Issaquah Community Center
301 Rainier Blvd. S., 425-837-3300
Julius Boehm Pool
50 SE Clark St., 425-837-3350
525 4th Ave. N, 253-856-5000
Kent Meridian Pool
25316 101st Ave. SE, 253-854-9287
King County (www.kingcounty.gov)
Evergreen Community Aquatic Center
(operated by White Water Aquatics)
SW 116th St., Seattle, 206-588-2297
Weyerhaeuser King County Aquatic Center
650 Campus Dr., Federal Way, 206-477-4444
Juanita Aquatic Center
(operated by WAVE Aquatics)
10601 NE 132nd St., 425-936-1627
Lynnwood Recreation Center & Pool
18900 44th Ave. W., 425-670-5732
Mercer Island (www.ci.mercer-island.wa.us)
Mary Wayte Pool
(operated by Olympic Cascade Aquatics)
8815 SE 40th, 206-588-1117
Mercer Island Community & Event Center
8236 SE 24th St., 206-275-7609
Redmond Pool (operated by WAVE Aquatics)
17535 NE 104th St., 425-883-4422
Renton Community Center
1715 SE Maple Valley Hwy., 425-430-6700
Renton Senior Activity Center
(fitness room only for ages 50 and up)
Burnett Ave. N., 425-430-6633
SeaTac Community Center
13735 24th Ave. S, 206-973-4680
1471 NW 67th St., 206-684-4094
Delridge Community Center
4501 Delridge Way S., 206-684-7423
7201 E. Green Lake Dr. N., 206-684-9461
Garfield Community Center
2323 E. Cherry St., 206-684-4788
Helene Madison Pool
13401 Meridian Ave. N., 206-684-4979
Hiawatha Community Center
2700 California Ave. SW, 206-684-7441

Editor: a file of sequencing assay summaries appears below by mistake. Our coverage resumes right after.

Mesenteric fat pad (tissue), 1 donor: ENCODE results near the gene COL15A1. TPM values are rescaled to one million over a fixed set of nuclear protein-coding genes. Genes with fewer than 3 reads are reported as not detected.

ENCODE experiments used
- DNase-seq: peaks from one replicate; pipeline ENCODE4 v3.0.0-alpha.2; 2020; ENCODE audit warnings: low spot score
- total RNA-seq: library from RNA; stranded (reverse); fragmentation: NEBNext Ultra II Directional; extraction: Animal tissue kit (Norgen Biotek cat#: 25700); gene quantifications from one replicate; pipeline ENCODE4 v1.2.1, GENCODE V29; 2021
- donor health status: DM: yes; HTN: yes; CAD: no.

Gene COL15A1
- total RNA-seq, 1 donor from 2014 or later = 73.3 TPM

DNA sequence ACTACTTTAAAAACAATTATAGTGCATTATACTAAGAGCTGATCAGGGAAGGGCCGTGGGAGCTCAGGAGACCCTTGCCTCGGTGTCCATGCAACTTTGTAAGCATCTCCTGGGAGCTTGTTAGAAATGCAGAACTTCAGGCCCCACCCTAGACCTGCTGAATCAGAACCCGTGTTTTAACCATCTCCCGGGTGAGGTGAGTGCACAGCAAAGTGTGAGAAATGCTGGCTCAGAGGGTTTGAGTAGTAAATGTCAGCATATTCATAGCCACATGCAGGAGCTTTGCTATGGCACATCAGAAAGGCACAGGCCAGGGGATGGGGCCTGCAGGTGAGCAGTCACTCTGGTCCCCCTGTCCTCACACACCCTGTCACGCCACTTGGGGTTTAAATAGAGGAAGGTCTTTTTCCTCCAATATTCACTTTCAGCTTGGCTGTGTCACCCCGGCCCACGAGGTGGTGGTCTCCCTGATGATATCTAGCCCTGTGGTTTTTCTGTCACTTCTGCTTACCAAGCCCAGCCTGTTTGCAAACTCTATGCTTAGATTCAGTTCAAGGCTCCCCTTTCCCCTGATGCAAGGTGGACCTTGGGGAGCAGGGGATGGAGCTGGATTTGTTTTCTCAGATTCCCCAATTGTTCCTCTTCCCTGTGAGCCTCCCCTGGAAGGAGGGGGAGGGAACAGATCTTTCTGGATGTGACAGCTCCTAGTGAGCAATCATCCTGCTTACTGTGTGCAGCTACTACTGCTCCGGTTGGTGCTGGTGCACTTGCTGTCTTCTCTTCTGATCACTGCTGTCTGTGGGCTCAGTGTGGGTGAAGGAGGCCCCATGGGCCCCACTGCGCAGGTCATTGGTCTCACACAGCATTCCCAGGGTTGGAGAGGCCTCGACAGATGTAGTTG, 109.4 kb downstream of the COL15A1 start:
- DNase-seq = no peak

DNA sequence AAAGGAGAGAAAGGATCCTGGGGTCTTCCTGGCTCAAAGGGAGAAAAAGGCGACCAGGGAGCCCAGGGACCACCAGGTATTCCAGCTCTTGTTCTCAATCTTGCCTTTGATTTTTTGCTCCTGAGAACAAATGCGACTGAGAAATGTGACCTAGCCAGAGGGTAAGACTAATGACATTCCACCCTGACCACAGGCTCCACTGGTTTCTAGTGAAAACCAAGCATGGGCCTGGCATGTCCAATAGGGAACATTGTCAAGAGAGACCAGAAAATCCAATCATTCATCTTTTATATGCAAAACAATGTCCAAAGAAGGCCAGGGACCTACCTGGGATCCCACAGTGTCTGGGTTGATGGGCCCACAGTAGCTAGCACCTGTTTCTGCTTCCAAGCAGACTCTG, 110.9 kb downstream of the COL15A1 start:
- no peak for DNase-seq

International District/Chinatown Community Center
719 8th Ave. S., 206-233-0042
Loyal Heights Community Center
2101 NW 77th St., 206-684-4052
Meadowbrook Community Center
10517 35th Ave. NE, 206-684-7522
10515 35th Ave. NE, 206-684-4989
Medgar Evers Pool
500 23rd Ave., 206-684-4766
Northgate Community Center
10510 5th Ave. NE, 206-386-4283
Queen Anne Community Center
1901 1st Ave. W., 206-386-4240
Queen Anne Pool
1920 1st Ave. W., 206-386-4282
Rainier Community Center
4600 38th Ave. S., 206-386-1919
Rainier Beach Community Center & Pool
8825 Rainier Ave. S., 206-386-1925
2801 SW Thistle St., 206-684-7440
Van Asselt Community Center
2820 S. Myrtle St., 206-386-1921
Yesler Community Center
917 E. Yesler Way, 206-386-1245
19030 1st Ave. NE, 206-801-2650
Spartan Recreation Center
202 NE 185th St., 206-801-2600
Sumner Bonney Lake Aquatics
1707 Main St., 253-891-5550
Center at Norpoint
4818 Nassau Ave. NE, 253-404-3900
Eastside Community Pool
3524 E. L St., 253-591-2042
Peoples Community Center
1602 MLK Jr Way, 253-591-5321
3873 S. 66th St., 253-404-3939
Tukwila Community Center
12424 42nd Ave. S., 206-768-2822
4414 S. 144th St., 206-267-2350